What does the term "reading" mean? Matthew Rubery's exploration of the influence neurodivergence has on the ways individuals read asks us to consider that there may be no one definition.
This alternative history of reading tells the stories of "atypical" readers and the impact had on their lives by neurological conditions affecting their ability to make sense of the printed word: from dyslexia, hyperlexia, and alexia to synesthesia, hallucinations, and dementia. Rubery's focus on neurodiversity aims to transform our understanding of the very concept of reading.
Drawing on personal testimonies gathered from literature, film, life writing, social media, medical case studies, and other sources to express how cognitive differences have shaped people's experiences both on and off the page, Rubery contends that there is no single activity known as reading. Instead, there are multiple ways of reading (and, for that matter, not reading) despite the ease with which we use the term. Pushing us to rethink what it means to read, Reader's Block moves toward an understanding of reading as a spectrum that is capacious enough to accommodate the full range of activities documented in this fascinating and highly original book.
Read it from cover to cover, out of sequence, or piecemeal. Read it upside down, sideways, or in a mirror. For just as there is no right way to read, there is no right way to read this book. What matters is that you are doing something with it—something that Rubery proposes should be called "reading."
About the author
Matthew Rubery is Professor of Modern Literature at Queen Mary University of London. He is the author of The Untold Story of the Talking Book (2016) and co-editor of Further Reading (2020).
"By constructing a detailed map of mis-reading, Rubery argues for the value of non-normative reading experiences. Some differences are disabling, he recognizes, but others make visible aspects of reading that go unnoticed and unappreciated when they function smoothly."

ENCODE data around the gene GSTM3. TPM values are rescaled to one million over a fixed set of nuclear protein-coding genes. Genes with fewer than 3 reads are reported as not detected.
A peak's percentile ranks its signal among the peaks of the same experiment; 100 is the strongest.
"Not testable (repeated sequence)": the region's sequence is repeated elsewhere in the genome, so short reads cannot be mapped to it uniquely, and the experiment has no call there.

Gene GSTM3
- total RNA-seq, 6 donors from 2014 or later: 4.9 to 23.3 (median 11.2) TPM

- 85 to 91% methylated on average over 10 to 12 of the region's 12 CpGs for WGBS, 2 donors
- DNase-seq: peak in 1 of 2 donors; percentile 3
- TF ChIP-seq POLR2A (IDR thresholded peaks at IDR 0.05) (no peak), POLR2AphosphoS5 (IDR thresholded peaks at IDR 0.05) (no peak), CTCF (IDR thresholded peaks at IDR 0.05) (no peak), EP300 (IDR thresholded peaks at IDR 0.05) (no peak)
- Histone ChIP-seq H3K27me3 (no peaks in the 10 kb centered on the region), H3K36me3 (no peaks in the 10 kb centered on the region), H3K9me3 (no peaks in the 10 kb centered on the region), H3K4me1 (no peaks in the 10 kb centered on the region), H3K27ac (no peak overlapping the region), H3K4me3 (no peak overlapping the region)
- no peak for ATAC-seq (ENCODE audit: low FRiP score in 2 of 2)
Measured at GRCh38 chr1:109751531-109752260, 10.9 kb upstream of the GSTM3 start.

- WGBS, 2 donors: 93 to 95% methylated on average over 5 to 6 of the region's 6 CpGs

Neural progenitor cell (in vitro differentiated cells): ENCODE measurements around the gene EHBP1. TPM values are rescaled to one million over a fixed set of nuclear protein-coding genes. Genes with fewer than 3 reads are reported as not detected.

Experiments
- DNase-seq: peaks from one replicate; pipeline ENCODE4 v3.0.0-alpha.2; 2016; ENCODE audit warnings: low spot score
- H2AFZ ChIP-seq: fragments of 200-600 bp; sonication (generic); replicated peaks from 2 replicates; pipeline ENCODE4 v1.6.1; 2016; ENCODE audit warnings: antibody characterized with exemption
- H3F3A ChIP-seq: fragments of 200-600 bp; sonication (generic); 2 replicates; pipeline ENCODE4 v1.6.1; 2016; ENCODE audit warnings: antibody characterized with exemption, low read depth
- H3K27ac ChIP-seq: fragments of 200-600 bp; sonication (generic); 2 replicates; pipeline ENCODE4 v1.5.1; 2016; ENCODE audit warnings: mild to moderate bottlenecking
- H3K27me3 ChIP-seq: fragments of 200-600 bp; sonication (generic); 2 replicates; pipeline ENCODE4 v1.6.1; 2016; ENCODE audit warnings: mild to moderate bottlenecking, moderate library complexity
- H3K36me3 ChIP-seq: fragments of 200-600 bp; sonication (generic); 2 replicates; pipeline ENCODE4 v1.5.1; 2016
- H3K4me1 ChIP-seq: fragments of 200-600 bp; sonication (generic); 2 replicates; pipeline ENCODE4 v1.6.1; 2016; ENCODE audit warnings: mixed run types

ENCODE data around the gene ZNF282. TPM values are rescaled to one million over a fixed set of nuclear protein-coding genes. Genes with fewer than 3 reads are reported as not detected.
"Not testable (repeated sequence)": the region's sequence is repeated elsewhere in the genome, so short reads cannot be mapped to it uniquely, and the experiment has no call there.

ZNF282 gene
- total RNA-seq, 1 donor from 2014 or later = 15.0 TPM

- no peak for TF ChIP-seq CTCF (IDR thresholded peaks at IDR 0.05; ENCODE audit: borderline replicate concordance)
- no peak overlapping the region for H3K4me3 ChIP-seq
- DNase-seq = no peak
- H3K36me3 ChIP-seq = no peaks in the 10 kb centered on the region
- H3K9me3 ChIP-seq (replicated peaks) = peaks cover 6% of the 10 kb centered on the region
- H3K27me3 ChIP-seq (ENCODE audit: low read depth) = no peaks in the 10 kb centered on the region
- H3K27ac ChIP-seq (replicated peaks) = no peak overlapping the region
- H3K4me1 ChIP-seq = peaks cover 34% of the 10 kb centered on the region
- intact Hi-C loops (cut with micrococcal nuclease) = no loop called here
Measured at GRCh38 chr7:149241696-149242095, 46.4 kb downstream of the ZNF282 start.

—Paul Armstrong, author of Stories and the Brain
"Rubery uncovers the hidden history of neurodiverse reading (and non-reading). Drawing upon everything from clinical studies to life writing, this is a brilliant and remarkably original work that challenges and subverts a whole set of received wisdoms about how readers engage with books. After Reader's Block, you will never again make cozy assumptions about how and why people read."
—Shafquat Towheed, coeditor of The History of Reading
"An inclusive, beautifully formulated invitation to think of reading as a cluster of practices as prolific as the minds and the texts nourished in their combination. Rubery is one of the most sensitive and original scholars working with literature today."
—Christina Lupton, author of Love and the Novel
"This is a fascinating, innovative, and skillful book which presents its deep research and learning fluently and lightly. Thought-provoking, timely, and moving, Reader's Block is essential reading for those interested in disability studies and the history of the book."
—Sophie Ratcliffe, author of The Lost Properties of Love
"A thoughtful and timely survey of neuro-divergent readers' singular, complex, sometimes fraught relationship with the written word."
—Daniel Tammet, author of Every Word is a Bird We Teach to Sing
"Rubery gives us fresh eyes to grasp the semi-miraculous nature of the reading act in all its complexity and potential for transforming the life of every reader and the species itself."
—Maryanne Wolf, author of Reader, Come Home
"By its very nature, Reader's Block is designed for casual reading—and particularly for people interested in science, history, literature and neurodiversity."
—Matthew Rozsa, Salon
"Thinking about reading in terms of the different reading behaviors these essays about atypical readers document can help one achieve a broader, more inclusive understanding of what read actually means.... Recommended."
—J. F. Andrews, CHOICE
"Matthew Rubery's... remarkably well-researched catalogue of neurodivergent reading experiences reveals how many different ways brains can engage with texts, demonstrating that this seemingly quotidian activity is neither unitary nor widely understood."
—Timothy Aubry, American Literary History